Imagine my jaw dropping today when I opened up yet another unsolicited Dell publication loaded with computers I am not in the market for, only to discover that Dell is openly showing off its relationship with Ubuntu Linux! Now one might surmise that, as a Linux guy, this would thrill me. And had this been done a little differently, it would. Unfortunately, I am watching Dell repeat the same mistakes made by other hardware vendors selling a non-Windows loaded computers to those living in a Windows world.
I believe there is no question that this stripped down version of Ubuntu will do nicely for most people checking email and surfing the Web. Unfortunately, there is a question as to peripheral compatibility for some select users. Be it rare, some made for Windows peripherals are simply not going to work out of the box. It’s true, as I have spent years learning what works and what does not and based on my experience, some brands especially are just too problematic to proclaim any level of compatibility. Because there are some peripherals that are not going to be supported by SANE (scanners) or CUPS (printers), this is going to lead to a repeat of what we found happening with Everex and Walmart.
In that instance, the effort could have been a hit as the OS was, indeed, meeting the moderately casual needs of that customer set. The problem was that marketing efforts forgot to add the fine print. Not to frighten people into using a ancient OS like XP, but rather to help users realize that if they are using “problem peripherals,” they may wish to do some quick checking before making the purchase of a Mini 9. It’s a simple matter that some limited peripheral support is not pre-loaded with Ubuntu 8.04, despite the fact that, overall, the release has AWESOME hardware support with most peripherals.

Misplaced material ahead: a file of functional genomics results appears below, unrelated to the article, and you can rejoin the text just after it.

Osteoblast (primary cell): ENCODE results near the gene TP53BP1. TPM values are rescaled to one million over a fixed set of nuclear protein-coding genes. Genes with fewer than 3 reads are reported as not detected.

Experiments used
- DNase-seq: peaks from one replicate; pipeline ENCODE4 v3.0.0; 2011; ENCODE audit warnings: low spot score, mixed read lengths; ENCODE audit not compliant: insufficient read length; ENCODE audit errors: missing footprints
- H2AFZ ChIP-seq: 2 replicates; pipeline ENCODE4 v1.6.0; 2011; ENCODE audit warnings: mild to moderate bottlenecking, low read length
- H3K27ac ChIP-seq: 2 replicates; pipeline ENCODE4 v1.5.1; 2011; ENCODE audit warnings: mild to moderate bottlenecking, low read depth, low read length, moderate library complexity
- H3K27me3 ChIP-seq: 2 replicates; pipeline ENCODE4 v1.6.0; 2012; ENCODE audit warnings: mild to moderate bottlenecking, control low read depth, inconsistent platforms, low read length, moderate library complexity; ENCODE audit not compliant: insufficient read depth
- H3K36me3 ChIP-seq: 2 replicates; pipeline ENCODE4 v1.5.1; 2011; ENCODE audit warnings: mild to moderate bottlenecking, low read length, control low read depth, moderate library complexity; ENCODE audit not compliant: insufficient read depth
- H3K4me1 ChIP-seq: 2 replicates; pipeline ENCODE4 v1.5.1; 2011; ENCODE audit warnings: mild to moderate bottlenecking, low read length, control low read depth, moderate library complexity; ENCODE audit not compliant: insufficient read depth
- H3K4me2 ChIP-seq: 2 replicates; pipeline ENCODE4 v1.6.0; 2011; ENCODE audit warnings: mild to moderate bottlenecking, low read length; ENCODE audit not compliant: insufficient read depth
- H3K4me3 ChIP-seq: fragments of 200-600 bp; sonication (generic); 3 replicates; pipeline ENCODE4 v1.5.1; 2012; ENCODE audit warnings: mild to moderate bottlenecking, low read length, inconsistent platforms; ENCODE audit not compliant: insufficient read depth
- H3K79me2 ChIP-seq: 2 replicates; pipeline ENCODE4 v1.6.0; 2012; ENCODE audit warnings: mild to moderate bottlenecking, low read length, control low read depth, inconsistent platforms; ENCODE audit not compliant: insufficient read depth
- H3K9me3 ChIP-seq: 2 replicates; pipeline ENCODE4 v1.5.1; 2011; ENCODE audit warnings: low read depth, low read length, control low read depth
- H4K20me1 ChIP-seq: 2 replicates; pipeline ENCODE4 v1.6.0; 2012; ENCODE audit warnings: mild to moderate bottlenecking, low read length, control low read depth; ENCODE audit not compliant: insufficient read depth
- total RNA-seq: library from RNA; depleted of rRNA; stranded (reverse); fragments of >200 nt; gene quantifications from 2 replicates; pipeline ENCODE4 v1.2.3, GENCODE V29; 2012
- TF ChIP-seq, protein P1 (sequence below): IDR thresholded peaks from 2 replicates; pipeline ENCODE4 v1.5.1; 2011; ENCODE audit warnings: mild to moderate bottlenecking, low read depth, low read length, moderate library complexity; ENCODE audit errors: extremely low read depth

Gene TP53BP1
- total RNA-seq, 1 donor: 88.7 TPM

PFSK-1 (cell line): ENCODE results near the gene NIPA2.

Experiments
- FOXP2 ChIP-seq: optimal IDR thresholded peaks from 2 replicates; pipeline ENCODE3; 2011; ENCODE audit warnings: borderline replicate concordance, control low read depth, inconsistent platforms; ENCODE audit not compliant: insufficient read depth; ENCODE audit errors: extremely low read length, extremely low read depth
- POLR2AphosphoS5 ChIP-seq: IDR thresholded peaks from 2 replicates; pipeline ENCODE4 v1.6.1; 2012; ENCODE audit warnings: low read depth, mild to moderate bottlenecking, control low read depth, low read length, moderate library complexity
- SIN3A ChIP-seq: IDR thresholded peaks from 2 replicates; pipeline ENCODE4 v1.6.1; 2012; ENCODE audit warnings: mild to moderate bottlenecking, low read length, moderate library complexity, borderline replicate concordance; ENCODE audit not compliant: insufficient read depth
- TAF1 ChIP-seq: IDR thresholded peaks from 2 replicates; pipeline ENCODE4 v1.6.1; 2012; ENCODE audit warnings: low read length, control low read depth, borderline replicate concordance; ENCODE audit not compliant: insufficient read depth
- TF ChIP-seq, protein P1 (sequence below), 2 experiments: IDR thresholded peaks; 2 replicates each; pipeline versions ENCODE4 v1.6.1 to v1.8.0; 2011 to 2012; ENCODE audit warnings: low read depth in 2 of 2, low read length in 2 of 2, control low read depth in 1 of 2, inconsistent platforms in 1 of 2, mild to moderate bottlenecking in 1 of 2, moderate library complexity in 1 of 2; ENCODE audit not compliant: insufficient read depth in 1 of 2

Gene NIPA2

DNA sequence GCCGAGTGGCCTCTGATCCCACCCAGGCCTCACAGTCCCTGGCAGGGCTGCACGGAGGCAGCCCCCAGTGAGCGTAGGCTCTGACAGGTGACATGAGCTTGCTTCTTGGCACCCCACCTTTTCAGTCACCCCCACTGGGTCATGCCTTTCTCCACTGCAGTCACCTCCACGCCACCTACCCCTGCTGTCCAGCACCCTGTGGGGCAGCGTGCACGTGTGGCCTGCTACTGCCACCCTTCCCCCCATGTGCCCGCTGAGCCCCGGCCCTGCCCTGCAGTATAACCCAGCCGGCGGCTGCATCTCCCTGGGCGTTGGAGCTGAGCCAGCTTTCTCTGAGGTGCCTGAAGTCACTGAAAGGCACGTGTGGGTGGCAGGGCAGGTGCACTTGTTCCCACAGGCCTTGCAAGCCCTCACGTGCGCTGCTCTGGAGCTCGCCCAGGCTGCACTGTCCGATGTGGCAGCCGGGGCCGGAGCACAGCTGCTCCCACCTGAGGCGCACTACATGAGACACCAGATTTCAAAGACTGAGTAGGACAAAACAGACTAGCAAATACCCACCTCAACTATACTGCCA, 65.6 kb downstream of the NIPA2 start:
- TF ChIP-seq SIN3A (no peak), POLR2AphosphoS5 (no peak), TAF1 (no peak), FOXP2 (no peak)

What about the upcoming version of Windows? Think this will not be a problem with Windows 7? Think again. While generally impressed with the testing release I had a chance to work with, the fact is that any new Windows release translates into driver headaches for at least a few months to a year. In addition to that, believing that one can merely upgrade from XP is not looking all that likely either. So there is something to be said for trying to find some ground in the middle if possible. If that means $80 for an HP all-in-one printer as HP has consistently provided great support for Linux, then that option should be on the table for consideration.
Coming back full circle, here is where I feel Dell dropped the ball.
- Provide links to SANE and CUPS so users can make sure they are “Ubuntu ready.”
- Explain the differences between the two OSes. Ubuntu has nothing to hide, so I doubt XP does either. Taking time to be responsible with a simple Web site link offering a disclosure on how the two operating systems differ translates into a lot of frustration being avoided in the long run.
If it was me and I was using peripherals that could potentially be a problem, I would want to be informed before making my Dell purchase. Are most people going to be faced with problem peripherals? Most people will be fine. But those who are using problem brands will be loud and amplified by the media as they voice how Linux destroyed their lives. The fact of the matter is that most people are brought up believing that anything that works on Windows surely must work on any computer running whatever the alternatives happen to be. Peripherals are no different. And in this age of relying on everyone else to do our thinking for us, it’s best to assume that most people are going to blame everyone around them should their computing experience go south.